The film begins with a sensational flourish: a nuclear explosion that destroys a solar system. We start by drifting through outer space, accompanied by a droll narrative voice, commenting on its vastness and noticing a sudden supernova way in the distance: “Someone must have been messing about with the uranium atom.” The eerie casualness of that revelation sets the otherworldly tone for the rest of what follows. The starlit expanse, the intertitles, the distant detonation, the huge quasi-senatorial valhalla, all hint at where George Lucas got ideas for the Star Wars movies.
Then we find ourselves on Earth in 1945, where RAF pilot Peter Carter, played by David Niven, is flying back to Britain after a bombing raid, losing height, badly hit. He has presumably been attacking German cities, and it has to be noticed that Germans are not represented here, either in this world, or the next. Carter’s parachute has been damaged; he knows he is going to die, and with impossibly dashing flair, he radios his final position to an astonished American radio operator called June, played by Kim Hunter, asks her to contact his family and flirts with her. June and Peter fall in love at that moment.
The miracle is that Peter seems to survive, staggering out of the sea. He finds June, and with the help of a local doctor, Frank Reeves, played by the incomparable Powell/Pressburger stalwart Roger Livesey, he is gradually nursed back to health. Yet an emissary from heaven, in the form of a dandified pre-revolutionary French aristocrat played by Marius Goring, informs Peter that his survival is a mere clerical error and he is expected back in the afterlife right away. Peter complains that now he has fallen in love he is entitled to remain below. A huge trial is in prospect, and a prosecuting counsel is chosen: American revolutionary veteran Abraham Farlan (Raymond Massey), who intends to argue that this decadent Brit has no business with a good American girl. Frank believes that these heavenly visions are delusions caused by his brain injury and everything – or almost everything – is consistent with that rational explanation. But how did Peter survive the fall?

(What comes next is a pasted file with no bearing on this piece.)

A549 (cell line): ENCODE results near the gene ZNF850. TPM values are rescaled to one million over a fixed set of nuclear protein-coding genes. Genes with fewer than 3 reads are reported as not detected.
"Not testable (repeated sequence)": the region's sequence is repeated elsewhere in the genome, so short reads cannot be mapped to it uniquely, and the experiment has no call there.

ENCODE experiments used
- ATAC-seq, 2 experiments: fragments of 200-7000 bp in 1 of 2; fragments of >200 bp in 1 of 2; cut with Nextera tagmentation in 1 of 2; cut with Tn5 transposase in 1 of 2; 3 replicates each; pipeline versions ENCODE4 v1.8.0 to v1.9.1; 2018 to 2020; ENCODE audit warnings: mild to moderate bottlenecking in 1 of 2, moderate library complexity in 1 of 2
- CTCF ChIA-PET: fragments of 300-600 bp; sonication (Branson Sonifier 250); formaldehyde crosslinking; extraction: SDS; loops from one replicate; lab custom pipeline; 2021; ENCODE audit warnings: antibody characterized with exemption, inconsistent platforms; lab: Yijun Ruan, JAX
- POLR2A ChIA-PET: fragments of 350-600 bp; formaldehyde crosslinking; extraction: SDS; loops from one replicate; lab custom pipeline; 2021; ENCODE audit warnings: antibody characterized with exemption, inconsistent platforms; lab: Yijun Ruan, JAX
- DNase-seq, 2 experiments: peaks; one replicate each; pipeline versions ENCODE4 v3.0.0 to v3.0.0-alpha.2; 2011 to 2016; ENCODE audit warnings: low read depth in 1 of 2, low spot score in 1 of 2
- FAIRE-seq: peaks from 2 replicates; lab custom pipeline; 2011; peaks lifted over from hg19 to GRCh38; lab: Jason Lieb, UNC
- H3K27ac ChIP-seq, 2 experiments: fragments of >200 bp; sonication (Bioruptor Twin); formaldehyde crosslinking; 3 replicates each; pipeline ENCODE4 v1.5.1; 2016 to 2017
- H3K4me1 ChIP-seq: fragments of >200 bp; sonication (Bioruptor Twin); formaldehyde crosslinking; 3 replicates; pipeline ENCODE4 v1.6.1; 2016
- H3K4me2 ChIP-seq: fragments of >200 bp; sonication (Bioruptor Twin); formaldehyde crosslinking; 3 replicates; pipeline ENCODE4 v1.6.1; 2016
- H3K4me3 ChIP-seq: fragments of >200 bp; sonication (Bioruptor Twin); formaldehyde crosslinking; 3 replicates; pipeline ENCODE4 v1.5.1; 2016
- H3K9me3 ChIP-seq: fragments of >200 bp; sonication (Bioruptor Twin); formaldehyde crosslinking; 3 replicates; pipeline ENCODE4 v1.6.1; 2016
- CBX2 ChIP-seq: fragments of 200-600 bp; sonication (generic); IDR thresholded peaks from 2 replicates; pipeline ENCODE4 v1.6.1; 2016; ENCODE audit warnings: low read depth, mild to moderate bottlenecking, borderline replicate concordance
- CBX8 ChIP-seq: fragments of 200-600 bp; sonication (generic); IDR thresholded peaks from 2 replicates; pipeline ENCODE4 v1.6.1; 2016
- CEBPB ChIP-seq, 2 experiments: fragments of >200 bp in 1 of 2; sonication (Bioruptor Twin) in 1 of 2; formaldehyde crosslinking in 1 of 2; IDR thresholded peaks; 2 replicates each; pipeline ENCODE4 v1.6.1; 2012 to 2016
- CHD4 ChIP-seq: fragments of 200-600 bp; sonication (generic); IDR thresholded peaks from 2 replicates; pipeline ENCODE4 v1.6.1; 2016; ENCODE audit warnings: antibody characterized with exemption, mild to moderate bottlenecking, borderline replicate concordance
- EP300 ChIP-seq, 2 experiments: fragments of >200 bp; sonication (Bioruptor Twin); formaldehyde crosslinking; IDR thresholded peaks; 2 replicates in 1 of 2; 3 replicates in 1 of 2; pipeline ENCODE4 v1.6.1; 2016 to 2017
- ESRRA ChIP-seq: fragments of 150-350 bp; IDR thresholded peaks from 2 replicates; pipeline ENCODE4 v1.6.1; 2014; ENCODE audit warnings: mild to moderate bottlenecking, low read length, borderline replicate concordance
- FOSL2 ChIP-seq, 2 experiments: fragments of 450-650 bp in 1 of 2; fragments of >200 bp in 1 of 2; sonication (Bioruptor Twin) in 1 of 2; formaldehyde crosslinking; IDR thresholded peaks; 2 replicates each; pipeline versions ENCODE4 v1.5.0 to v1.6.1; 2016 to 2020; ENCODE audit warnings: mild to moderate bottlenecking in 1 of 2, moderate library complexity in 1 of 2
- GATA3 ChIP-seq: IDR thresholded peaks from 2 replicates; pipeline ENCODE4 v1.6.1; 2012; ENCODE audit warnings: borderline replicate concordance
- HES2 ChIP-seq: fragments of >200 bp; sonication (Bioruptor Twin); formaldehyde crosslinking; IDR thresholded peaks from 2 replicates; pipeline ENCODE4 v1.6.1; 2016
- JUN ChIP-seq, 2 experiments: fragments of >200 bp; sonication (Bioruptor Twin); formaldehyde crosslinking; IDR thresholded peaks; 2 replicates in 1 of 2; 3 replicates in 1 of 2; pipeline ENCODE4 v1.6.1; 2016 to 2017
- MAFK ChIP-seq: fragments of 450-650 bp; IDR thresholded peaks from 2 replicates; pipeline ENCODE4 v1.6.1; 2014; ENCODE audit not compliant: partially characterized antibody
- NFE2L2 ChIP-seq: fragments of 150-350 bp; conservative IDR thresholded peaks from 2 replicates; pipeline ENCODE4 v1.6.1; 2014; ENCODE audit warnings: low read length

A Matter of Life and Death is a visually extraordinary film: a gorgeous artificiality is created by Alfred Junge’s production design and Jack Cardiff’s vivid Technicolor photography. Counterintuitively, the heaven scenes are in black and white and Earth is in colour. The modernist architecture of heaven is something to rival Fritz Lang’s Metropolis and the “stairway to heaven” sequence (which gave this film its US title) is narcotically weird. Even down on Earth, and without the angelic visits, things have a distinct surreality. Frank likes nothing more than to keep the village under benign surveillance with his camera obscura device, evidently kept on a high rotating turret, which gives him live pictures of everything that’s happening in the village. He is like the voice and eye of an all-seeing God. And perhaps the most extraordinary moment comes when Peter encounters a naked young goatherd on the beach: it is this figure – like someone from a late Shakespeare play, such as The Tempest – who tells Peter that he is back on Earth. (The boy’s nakedness meant that this sequence was cut for TV transmission by prim US networks; Martin Scorsese has spoken entertainingly of his periodic exasperation at sitting down to watch and finding it is the bowdlerised version.)
So what does this film have to say about the special relationship? The speechifying on the subject of history and politics might disconcert some viewers who would rather hear and see more about Peter and June’s romantic adventure. But Powell and Pressburger are telling America and the world that just as Squadron Leader Peter Carter does not want go to heaven, so Britain itself is not dead; it does not deserve to be consigned to history along with those effete and irrelevant periwigged Frenchmen. Britain lives – in partnership with America.
I have watched this film many times, but it was only on sitting down to it again that I finally realised what Frank Reeves’s death reminded me of. Riding his motorbike fast in the rain, Dr Reeves had selflessly swerved in order to save the lives of the ambulancemen and their patient, conveying Peter to hospital. His sacrifice means that he can go to heaven to be Peter’s defending counsel. How should we feel about this terrible event? I had a flashback to a long-suppressed memory of reading CS Lewis’s The Last Battle, the final Narnia episode, in which Peter, Edmund, Lucy, Diggory and Polly are revealed to be killed in a train crash, along with the Pevensie parents, and so they can be admitted to eternal life. It was a profoundly strange happy-sad collision. So is this.